Transpersonal and Integrative Psychotherapist
If you’re feeling crappy about life, yourself, or whatever, we should talk. Therapy is a great way to get perspective and feel human again.
Sometimes, even the best of relationships can feel stuck, fractious, or broken. Working together in therapy we can move beyond your current crisis
Therapist SupervisionAs a fully qualified supervisor, I support the work and personal development of a small number of other therapists
Hello! I’m Christine
UKCP Registered Psychotherapist
If you’re reading this page, there’s a good chance you’ve been referred to me. And you’re doing your due diligence before you pick up the phone or after we’ve first met. In which case, hello, I’m glad you’re here.
Here’s what you need to know…
Areas of Expertise
Anxiety. Depression. Stress
Perhaps you’re able, at least on the face of things, to get on and live a normal life. But, underneath, you feel overtaken at times by emotional states you struggle to understand and that limit your life. Therapy can help you develop a better relationship with your feelings and create a greater sense of inner peace.
No matter how hard you’ve tried to move beyond them, one or more experiences – maybe an ongoing traumatising situation – from the present or past, keep intruding on your life and happiness. Working with a trauma-informed therapist can help you make sense of things, and allow you to feel more resourced and grounded.
Relationship breakdown, illness in yourself or another, loss of an important job or life role, hitting an unexpected tough patch in your life. Sometimes you feel that your life is in total meltdown. Whatever appears to be causing it, therapy can be a supportive way to centre yourself while you adjust and explore life options moving forward.
At times, you may find yourself in a relationship that makes you ill. Whether it’s at work, reporting to someone who psychologically or physically harasses you, or in your personal life where a partner or family member is abusive or violent or both, toxic relationships can wreck significant trauma and damage. Therapy can be a mental and spiritual refuge to regain strength, clarity, courage and take charge of your life again.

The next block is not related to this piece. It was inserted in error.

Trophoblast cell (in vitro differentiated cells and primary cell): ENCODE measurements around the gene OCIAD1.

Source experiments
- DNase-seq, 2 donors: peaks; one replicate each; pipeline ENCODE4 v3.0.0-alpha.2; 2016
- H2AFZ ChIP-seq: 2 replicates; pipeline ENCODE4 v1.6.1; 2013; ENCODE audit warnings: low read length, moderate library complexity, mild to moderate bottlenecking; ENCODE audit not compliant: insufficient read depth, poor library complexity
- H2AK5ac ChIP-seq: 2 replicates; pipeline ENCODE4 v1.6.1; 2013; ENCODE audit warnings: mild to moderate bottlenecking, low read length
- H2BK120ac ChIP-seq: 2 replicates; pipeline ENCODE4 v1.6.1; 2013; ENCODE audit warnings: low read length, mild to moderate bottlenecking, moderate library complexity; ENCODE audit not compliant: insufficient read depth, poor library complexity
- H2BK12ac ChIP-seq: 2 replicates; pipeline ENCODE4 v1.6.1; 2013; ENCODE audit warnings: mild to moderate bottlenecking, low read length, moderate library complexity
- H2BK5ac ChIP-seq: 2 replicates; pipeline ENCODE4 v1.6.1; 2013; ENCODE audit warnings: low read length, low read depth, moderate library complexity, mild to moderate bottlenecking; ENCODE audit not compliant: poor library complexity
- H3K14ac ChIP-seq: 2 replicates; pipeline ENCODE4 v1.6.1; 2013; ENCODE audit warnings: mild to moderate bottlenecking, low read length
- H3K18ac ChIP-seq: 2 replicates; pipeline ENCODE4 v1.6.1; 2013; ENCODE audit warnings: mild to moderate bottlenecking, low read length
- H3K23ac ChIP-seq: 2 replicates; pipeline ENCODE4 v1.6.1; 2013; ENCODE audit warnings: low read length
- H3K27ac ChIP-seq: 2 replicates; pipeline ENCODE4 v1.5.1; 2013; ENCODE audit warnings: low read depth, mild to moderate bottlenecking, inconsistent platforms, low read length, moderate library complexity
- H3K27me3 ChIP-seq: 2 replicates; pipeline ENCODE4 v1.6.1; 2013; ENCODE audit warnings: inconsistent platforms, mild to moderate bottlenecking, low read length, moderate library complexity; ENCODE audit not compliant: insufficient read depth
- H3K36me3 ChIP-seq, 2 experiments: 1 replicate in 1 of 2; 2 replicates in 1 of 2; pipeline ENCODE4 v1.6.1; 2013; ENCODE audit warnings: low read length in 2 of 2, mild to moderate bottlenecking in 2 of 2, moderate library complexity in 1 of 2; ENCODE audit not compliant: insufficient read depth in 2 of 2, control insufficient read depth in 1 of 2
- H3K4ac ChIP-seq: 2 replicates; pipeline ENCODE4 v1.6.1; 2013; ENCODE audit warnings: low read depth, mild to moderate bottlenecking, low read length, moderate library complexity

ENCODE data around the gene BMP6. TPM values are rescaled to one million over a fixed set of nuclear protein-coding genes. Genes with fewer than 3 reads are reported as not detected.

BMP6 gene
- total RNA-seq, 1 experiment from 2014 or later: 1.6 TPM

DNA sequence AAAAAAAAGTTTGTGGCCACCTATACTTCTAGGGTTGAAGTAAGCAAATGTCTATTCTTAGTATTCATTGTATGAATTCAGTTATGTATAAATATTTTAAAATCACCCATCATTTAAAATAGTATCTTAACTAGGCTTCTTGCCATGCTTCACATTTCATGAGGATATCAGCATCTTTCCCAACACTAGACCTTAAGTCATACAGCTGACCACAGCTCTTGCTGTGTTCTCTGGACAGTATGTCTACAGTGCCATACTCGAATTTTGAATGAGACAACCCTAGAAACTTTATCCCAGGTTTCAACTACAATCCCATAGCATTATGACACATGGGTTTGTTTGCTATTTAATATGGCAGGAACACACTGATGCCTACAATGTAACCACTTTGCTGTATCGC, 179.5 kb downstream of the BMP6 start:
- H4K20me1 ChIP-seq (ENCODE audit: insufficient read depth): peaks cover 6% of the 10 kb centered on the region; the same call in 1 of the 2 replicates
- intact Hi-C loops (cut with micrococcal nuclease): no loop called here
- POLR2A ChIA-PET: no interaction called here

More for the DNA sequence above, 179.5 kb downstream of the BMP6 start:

Eating disorders of all kinds seem to be on the increase, among men and women. Anorexia, bulimia and binge-eating disorder are particularly common. Orthorexia – an unhealthy focus on consuming only healthy foods – is on the rise too. If you find yourself obsessing with what you are – or aren’t – putting in body; if your relationship with food feels sometimes more like a phobia, one that limits your life, reaching out to a therapist can help you ultimately create a more accepting relationship with your body and its needs.
Psychotherapy is sometimes referred to as ‘talk therapy’, and that’s not by accident.
The first time we meet, I’ll want to hear what’s lead you to connect with me, and understand what’s going on for you.
Expect me to ask you questions and reflect what I hear back to you to make sure I understand.
Once we’ve decided whether or not to work together, we’ll begin to paint a picture about what’s behind your symptoms and we’ll map out the kind of things we’ll most likely need to look at ongoing in order to allow you a sense of progress and healing.
I don’t have any magic bullets. No tricks or sure-fire techniques to “make” you better. Oh, sure, I’ve done a ton of studying and I continue to read and learn. But the real healing happens in the course of the relationship that you and I create, and the experience that gives you of being listened to and understood.
Frequently Asked Questions
What can I expect on my first session?
I’ll want to hear about why you have reached out and seek to understand the best I can what’s going on for you. I’ll want to listen, and will also ask you questions to make sure I get you. I’ll usually give you an initial sense of what I hear and intuit what’s going on. From there, we’ll figure the focus of our sessions and what we’re going to work on together.
How long do sessions usually last?
Session last 50 minutes. How many sessions you need and over what period of time is something that we can talk about when we first meet. For best results, therapy is usually a weekly commitment.
Do you carry out sessions virtually?
I generally prefer to work with people in-person, face to face in Central London. If our respective travel plans take us out of town and you want nevertheless to meet, we can arrange that .
Do I need to have identified a specific issue?
Not necessarily. You may be able to attribute how you are feeling to a specific event or time in your life. But often there’s no obvious reason for why you’re feeling as you do. Either is fine and I can work with both scenarios.
What if I start therapy and realise it’s not for me?
We always have a first meeting to see if we’re a good fit and if I think I can help you. I wouldn’t, in fact, expect you to commit to a therapeutic journey before then. And, if we do decide to work together, and you’re not comfortable, or at any time you want to stop, that is fine.
Do I need a referral from a GP?
No, that is not necessary. Indeed, sometimes it is the case that your GP may recommend psychotherapy, but often it is something that the individual seeks out for themselves.
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